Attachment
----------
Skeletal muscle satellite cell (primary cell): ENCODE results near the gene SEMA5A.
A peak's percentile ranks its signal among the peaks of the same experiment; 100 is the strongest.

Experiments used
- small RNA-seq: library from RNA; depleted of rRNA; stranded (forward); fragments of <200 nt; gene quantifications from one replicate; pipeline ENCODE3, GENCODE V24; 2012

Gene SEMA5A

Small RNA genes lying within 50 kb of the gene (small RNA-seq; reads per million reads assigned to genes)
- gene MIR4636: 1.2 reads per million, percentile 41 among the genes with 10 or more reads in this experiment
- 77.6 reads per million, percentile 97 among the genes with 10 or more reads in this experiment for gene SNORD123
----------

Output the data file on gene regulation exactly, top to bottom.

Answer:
Skeletal muscle satellite cell (primary cell): ENCODE results near the gene SEMA5A.
A peak's percentile ranks its signal among the peaks of the same experiment; 100 is the strongest.

Experiments used
- small RNA-seq: library from RNA; depleted of rRNA; stranded (forward); fragments of <200 nt; gene quantifications from one replicate; pipeline ENCODE3, GENCODE V24; 2012

Gene SEMA5A

Small RNA genes lying within 50 kb of the gene (small RNA-seq; reads per million reads assigned to genes)
- gene MIR4636: 1.2 reads per million, percentile 41 among the genes with 10 or more reads in this experiment
- 77.6 reads per million, percentile 97 among the genes with 10 or more reads in this experiment for gene SNORD123